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Extending natalizumab up to 8 weeks shown safe and effective in patients with multiple sclerosis, report says

Date:
April 20, 2015
Source:
NYU Langone Medical Center / New York University School of Medicine
Summary:
Extending the dose of natalizumab from four weeks up to eight weeks was shown to be well-tolerated and effective in patients, and resulted in no cases of the potentially fatal side effect progressive multifocal leukoencephalopathy, researchers report.
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In a study of 1,964 patients with multiple sclerosis (MS) led by researchers at the NYU Langone Multiple Sclerosis Comprehensive Care Center, extending the dose of natalizumab from 4 weeks up to 8 weeks was shown to be well-tolerated and effective in patients, and resulted in no cases of the potentially fatal side effect progressive multifocal leukoencephalopathy (PML).

The drug showed similar efficacy in treating disease activity among patients, according to the study led by Lana Zhovtis-Ryerson, MD, an assistant professor of neurology at the NYU Langone Multiple Sclerosis Comprehensive Care Center.

The findings were presented at the American Academy of Neurology Annual Meeting held April 18-25, in Washington, D.C.

Natalizumab is an infusion drug known as a monoclonal antibody that is used to prevent MS symptoms and flare-ups and slow worsening disability.

However, taking the medication longer than two years may increase risk for a rare but potentially fatal side effect called PML, an untreatable brain infection caused by the JC virus that occurs in up to 1.3 percent of patients taking natalizumab.

The medication is typically prescribed in 300-milligram infusions every four weeks.

"There remains much unknown about whether the drug will lose effectiveness if dosing is extended," explains Dr. Zhovtis-Ryerson. "Our study showed treatment with natalizumab was safe for patients with similar efficacy reported as the standard dosing, potentially enabling patients to stay on effective MS medication at a reduced frequency of infusions and with lower risk of PML. "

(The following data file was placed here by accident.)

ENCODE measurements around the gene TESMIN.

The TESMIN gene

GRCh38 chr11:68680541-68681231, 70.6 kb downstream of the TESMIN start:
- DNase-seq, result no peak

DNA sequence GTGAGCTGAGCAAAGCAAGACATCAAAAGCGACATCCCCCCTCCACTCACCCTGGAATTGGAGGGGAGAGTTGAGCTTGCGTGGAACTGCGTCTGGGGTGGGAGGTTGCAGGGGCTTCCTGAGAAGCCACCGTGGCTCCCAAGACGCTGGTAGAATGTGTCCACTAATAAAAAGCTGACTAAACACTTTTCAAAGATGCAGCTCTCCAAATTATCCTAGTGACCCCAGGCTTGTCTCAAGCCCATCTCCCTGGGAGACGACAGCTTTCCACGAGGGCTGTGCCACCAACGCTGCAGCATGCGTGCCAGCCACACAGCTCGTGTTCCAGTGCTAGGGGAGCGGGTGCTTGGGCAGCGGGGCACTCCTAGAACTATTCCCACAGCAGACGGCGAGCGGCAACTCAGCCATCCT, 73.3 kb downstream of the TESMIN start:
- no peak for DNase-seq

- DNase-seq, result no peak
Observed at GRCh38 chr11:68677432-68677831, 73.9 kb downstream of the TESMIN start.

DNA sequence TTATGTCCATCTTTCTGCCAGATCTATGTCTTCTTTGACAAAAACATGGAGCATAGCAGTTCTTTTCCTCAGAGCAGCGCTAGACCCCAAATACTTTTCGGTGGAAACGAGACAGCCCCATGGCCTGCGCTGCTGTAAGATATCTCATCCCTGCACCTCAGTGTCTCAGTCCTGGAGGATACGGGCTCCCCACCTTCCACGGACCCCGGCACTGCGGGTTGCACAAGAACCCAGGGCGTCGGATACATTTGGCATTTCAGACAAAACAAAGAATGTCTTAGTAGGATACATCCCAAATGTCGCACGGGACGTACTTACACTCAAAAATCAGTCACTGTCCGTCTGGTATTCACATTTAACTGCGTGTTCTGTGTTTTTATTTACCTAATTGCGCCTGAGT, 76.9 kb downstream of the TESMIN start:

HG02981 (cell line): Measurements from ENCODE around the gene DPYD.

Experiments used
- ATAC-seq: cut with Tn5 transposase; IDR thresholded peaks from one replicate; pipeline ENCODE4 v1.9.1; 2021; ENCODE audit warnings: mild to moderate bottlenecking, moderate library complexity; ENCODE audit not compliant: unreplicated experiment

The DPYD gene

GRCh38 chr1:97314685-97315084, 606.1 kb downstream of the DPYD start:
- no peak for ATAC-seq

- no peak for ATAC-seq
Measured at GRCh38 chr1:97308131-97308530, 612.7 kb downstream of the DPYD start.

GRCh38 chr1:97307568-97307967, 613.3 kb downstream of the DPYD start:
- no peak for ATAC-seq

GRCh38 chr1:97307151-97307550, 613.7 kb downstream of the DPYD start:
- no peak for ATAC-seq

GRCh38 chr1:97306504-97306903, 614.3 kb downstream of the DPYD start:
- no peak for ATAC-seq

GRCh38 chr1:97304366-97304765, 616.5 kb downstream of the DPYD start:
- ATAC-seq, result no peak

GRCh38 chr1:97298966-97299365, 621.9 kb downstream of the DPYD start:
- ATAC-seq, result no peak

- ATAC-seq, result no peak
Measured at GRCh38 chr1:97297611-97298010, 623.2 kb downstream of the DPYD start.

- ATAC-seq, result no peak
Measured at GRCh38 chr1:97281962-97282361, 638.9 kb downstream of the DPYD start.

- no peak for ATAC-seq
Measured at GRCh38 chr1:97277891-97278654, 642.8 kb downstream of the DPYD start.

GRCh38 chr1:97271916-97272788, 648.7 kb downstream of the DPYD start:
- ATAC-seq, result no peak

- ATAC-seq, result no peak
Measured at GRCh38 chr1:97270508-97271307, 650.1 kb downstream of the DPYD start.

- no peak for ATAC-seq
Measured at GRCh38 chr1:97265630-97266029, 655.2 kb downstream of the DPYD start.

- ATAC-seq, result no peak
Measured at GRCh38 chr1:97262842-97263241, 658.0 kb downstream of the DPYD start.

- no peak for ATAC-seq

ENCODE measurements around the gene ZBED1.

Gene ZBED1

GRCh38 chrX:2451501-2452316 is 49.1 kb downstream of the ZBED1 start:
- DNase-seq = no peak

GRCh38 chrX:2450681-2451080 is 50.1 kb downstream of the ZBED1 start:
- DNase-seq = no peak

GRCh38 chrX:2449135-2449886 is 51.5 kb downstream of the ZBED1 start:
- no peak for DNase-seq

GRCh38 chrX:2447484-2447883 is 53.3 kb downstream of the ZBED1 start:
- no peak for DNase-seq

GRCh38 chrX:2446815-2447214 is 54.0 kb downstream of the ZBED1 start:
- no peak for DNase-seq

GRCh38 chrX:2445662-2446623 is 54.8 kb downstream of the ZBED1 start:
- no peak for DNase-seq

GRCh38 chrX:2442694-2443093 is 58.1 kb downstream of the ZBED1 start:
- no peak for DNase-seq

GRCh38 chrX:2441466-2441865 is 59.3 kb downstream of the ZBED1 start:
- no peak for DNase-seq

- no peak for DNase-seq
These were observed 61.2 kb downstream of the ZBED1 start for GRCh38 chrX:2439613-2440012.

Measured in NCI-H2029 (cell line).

Zhotvis-Ryerson and colleagues at 10 U.S. M.S. Centers sought to compare the safety and efficacy of an extended dose of natalizumab to the standard dose. They retrospectively compared 1,078 patients taking a standard 4-week dose to 886 taking an extended dose between 4 weeks, 3 days and 8 weeks, 5 days.

The researchers found extending the dosing schedule of natalizumab to between 5 and 8 weeks does not affect the drug's efficacy profile with 65 percent of participants in each group not showing clinical MS activity, and comparable rates of new lesions reported on imaging. Zero cases of PML were reported in the extended dosing group, while two cases were reported in the standard dose group, though the researchers said statistical significance has not been reached yet. No other major adverse events were reported.

"While the findings are encouraging, more research is needed to determine whether extending natalizumab dosing may reduce disability progression," says Dr. Zhovtis-Ryerson.

Natalizumab is manufactured by Biogen Idec and Elan, and sold under the name Tysabri.


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Materials provided by NYU Langone Medical Center / New York University School of Medicine. Note: Content may be edited for style and length.


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NYU Langone Medical Center / New York University School of Medicine. "Extending natalizumab up to 8 weeks shown safe and effective in patients with multiple sclerosis, report says." ScienceDaily. ScienceDaily, 20 April 2015. <www.sciencedaily.com/releases/2015/04/150420144407.htm>.
NYU Langone Medical Center / New York University School of Medicine. (2015, April 20). Extending natalizumab up to 8 weeks shown safe and effective in patients with multiple sclerosis, report says. ScienceDaily. Retrieved May 27, 2017 from www.sciencedaily.com/releases/2015/04/150420144407.htm
NYU Langone Medical Center / New York University School of Medicine. "Extending natalizumab up to 8 weeks shown safe and effective in patients with multiple sclerosis, report says." ScienceDaily. www.sciencedaily.com/releases/2015/04/150420144407.htm (accessed May 27, 2017).

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